Mothering is the most rewarding and sometimes the most heartbreaking of jobs.  We celebrate and we cry.  We hold close and then we let go.  We teach and instruct only to come to the place when we must keep our mouths shut.

It’s not easy being a good mother.

Yet is it the way God planned for children to be raised, nurtured, loved, trained, and set off on their own as young adults, just so the cycle will repeat itself.

God’s tender compassionate heart is reflected in mothers.  They don’t give up on their children.  They don’t turn away from them when they make mistakes, end up in jail, turn out badly.  They keep loving, keep praying, keep hoping for better days.

I am thankful for women who have poured their love into my life in so many ways. While some will have the title of “mother,” others will not, but their hearts still mother in ways only women can.  God made woman that way.  She is unique, a creature like no other.

William Ross Wallace said it well:

Woman, how divine your mission,
Here upon our natal sod;
Keep—oh, keep the young heart open
Always to the breath of God!
All true trophies of the ages
Are from mother-love impearled,
For the hand that rocks the cradle
Is the hand that rules the world.

Where would we be without the love of mothers, the love of good women?  Blessed are they.

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Stillness in trials

A young friend is dealing with harsh realities and the changing of her normal.  She is learning stillness in this trial.  Her email revealed her pain but it could not hide her faith.

As I consider her place, my thoughts go back to the year 1982, the Thanksgiving when my mother’s cancer diagnosis tookMother in 1982 over our lives.  She sat at the table that year barely eating anything because she had trouble breathing, but she didn’t want us to know it.  She didn’t want to spoil our holiday.  That was my mother.

Before the weekend was over, she was in the hospital having fluid drained from her lungs, the first of several times during the coming holidays.  It was the beginning of the end of her earthly life.  And it was the beginning of the changing of my normal. The changing of my world.

I could not imagine my life without my mother.  I was 32, and he was still my best friend.

That Thanksgiving ushered in a change in me, and it sent me on a search. I had to face all the things I thought I knew about prayer and faith and believing.  My mother was dying, and I could not change that no matter how hard I tried.

It was a journey of several months that took me to God’s words about faith, about trusting Him even when I don’t get what I desperately want.  I learned in that process that the greatest faith is trusting Him even though.  Even though the fig tree is bare.  Even though the cattle stall is empty.  Even though the fields do not produce a crop. Even then, He is God and He is good and He is deserves my worship.

It was one of the hardest trials of my life and a lesson of stillness, resting the results with the Father who loves me and knows what is best for me and for those I love.

I try to figure out what others need and pray that for them.  I ask for my needs when I pray.  I am specific and sometimes I am vague.  I often feel like my prayers are feeble.  Yet I find peace in this: God knows what I need before I ask; the Holy Spirit intercedes for me according to the will of God; and Jesus my Great High Priest, has gone beyond the veil of the Holiest place to provide mercy and grace for every need.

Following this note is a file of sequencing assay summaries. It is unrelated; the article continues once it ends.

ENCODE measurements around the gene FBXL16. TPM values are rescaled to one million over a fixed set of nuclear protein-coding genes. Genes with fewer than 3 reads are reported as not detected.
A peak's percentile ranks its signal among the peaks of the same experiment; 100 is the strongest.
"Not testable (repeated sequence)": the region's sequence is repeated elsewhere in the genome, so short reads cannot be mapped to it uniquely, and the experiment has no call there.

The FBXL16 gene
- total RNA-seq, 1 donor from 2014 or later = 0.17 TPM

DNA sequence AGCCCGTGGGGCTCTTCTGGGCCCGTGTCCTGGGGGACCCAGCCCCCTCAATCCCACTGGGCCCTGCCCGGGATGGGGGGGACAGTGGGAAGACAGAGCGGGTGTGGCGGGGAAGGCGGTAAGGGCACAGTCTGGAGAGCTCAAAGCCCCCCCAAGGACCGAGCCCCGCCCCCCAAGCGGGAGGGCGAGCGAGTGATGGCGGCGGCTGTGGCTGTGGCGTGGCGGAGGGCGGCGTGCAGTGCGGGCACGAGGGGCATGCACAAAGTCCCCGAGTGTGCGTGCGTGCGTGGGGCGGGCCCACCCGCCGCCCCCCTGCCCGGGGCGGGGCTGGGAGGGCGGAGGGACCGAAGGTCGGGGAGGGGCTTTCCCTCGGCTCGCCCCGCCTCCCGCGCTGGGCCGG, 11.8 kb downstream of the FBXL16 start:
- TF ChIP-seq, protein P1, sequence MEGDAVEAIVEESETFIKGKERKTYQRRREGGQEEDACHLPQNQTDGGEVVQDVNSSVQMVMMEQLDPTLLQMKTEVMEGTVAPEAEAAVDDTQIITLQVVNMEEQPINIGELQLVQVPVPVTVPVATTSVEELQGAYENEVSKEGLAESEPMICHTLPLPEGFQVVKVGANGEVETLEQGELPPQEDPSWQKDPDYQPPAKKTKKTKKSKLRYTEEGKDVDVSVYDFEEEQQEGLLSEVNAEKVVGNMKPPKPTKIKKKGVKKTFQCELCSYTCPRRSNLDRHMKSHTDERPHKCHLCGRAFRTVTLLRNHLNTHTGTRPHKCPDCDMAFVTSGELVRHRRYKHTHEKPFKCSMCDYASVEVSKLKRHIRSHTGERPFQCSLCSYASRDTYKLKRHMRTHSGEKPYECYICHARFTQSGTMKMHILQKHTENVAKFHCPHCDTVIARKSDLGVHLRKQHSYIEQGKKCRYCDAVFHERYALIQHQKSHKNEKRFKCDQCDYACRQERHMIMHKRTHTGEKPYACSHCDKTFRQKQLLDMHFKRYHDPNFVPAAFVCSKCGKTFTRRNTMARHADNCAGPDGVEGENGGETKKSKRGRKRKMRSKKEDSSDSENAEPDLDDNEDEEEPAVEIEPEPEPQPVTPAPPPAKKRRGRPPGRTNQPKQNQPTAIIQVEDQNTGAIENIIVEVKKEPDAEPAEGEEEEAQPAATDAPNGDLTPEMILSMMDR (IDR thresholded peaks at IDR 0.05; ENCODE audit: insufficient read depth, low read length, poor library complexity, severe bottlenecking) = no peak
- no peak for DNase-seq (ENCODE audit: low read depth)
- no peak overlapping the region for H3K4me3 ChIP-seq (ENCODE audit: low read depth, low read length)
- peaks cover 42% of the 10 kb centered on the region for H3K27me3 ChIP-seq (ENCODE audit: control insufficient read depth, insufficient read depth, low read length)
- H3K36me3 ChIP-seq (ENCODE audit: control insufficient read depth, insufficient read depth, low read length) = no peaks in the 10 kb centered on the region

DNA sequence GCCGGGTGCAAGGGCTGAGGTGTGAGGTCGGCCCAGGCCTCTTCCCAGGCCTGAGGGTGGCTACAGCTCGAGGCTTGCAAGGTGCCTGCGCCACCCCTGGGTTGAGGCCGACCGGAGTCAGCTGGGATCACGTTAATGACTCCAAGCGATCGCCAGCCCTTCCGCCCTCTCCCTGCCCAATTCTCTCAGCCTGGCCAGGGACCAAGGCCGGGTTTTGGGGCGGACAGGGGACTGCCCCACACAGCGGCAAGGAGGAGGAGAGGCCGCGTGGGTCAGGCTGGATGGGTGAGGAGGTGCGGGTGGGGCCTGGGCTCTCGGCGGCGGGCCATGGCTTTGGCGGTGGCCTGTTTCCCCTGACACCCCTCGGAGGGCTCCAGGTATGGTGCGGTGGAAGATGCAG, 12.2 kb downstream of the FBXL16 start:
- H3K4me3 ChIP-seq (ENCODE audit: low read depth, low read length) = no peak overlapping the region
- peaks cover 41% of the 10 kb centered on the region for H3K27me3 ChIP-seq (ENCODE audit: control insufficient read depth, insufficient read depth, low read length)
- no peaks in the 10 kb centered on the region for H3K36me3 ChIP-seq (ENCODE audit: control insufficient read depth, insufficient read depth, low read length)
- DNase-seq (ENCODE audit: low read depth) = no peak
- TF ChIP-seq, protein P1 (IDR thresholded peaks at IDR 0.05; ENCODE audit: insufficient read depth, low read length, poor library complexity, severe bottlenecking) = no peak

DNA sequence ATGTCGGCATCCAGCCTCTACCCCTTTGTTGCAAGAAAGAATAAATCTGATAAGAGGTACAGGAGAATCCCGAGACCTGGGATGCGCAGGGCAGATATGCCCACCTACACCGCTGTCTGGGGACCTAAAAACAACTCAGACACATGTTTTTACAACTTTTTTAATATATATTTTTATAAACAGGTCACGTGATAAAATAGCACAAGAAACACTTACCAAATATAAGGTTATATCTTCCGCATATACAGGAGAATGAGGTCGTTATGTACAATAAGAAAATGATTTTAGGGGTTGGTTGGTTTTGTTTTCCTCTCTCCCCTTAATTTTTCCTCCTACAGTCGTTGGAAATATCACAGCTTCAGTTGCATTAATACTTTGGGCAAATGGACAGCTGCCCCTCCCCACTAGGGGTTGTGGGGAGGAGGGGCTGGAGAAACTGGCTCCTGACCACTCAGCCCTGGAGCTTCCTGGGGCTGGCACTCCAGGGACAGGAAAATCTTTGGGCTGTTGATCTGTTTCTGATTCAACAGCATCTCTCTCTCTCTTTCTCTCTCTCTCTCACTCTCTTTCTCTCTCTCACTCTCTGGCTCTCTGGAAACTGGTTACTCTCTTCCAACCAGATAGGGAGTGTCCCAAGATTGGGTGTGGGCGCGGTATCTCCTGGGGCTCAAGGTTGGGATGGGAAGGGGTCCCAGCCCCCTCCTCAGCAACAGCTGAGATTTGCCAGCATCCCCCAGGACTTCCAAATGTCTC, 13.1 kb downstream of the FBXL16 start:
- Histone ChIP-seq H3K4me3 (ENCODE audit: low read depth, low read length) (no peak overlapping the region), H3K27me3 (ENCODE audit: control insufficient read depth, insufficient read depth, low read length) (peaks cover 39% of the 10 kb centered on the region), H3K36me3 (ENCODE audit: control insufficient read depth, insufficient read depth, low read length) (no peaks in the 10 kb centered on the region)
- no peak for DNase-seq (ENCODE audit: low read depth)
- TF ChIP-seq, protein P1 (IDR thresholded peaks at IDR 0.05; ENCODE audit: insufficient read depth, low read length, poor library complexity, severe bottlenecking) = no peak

One of my favorite authors, Jan Karon who writes about a small town called Mitford, often quotes in her book about “the prayer that never fails.”  She is referencing these simple words, “The will of the Lord be done.”

Some may disagree, that instead we should utter commanding prayers and believe to receive what we want.  I think the pathway to stillness is trusting a mighty God who can do the impossible and who will do what is best for me, for Sweet William, for my Tulsa family too-far-away, and for other family and friends.

I still get specific when I pray.  More often these days, I finish with “Your will be done in all of it.”  In my feeble way of expressing myself, God sees the deeper needs and knows how to accomplish His purpose in it all.

Your will be done, Father.  If it was good enough for Jesus, then it must be good enough for me.

Today  I am listening to this:

Thoughts of women and Mother’s Day

I anticipate Mother’s Day with mixed emotions.

Being a mother can only be described as one of the greatest adventures of my life.  When I was pregnant, I wanted to be the very best mom with the near perfect child, and I really thought I knew how I was going to accomplish that.

Then the child was born.  Everything changed – my life, my focus, my time, my energy, and especially my ideas of what it is to be a mother.  

A child consumes you and changes you in ways no one can prepare you.  The cord that connects mother to child during pregnancy may be cut at birth, but the cord that connects a mother’s heart to the heart of her child can never, ever be severed.  Her love is bound to that child in such a way that even God showed a comparison of His love to that of a mother.

Isaiah 49:15 says “Can a woman forget her nursing child, or lack compassion for the child of her womb?  Even if these forget, yet I will not forget you.”

So at Mother’s Day, I celebrate the privilege and joy of being a mother.